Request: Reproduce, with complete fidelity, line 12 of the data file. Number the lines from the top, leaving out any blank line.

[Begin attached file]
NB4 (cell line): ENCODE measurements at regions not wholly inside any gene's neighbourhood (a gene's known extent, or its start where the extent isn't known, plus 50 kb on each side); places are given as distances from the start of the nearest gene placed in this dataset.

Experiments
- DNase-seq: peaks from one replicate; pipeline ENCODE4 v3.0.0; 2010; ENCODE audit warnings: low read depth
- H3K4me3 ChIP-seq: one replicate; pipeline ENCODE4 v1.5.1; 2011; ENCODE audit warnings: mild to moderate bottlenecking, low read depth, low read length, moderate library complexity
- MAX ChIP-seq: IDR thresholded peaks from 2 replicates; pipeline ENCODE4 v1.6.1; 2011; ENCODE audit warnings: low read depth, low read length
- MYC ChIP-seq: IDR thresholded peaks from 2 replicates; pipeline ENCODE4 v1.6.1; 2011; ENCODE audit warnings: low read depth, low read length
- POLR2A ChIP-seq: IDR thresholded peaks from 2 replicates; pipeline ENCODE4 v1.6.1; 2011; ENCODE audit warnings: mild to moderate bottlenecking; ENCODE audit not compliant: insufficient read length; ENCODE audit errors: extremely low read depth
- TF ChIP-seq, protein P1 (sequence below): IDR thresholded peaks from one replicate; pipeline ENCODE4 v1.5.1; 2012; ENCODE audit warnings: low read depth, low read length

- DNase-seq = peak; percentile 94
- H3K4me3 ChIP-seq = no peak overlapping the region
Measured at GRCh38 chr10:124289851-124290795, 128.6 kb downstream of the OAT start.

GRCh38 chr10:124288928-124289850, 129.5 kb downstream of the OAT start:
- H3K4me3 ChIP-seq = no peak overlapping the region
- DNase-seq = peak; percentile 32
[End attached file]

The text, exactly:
GRCh38 chr10:124288928-124289850, 129.5 kb downstream of the OAT start: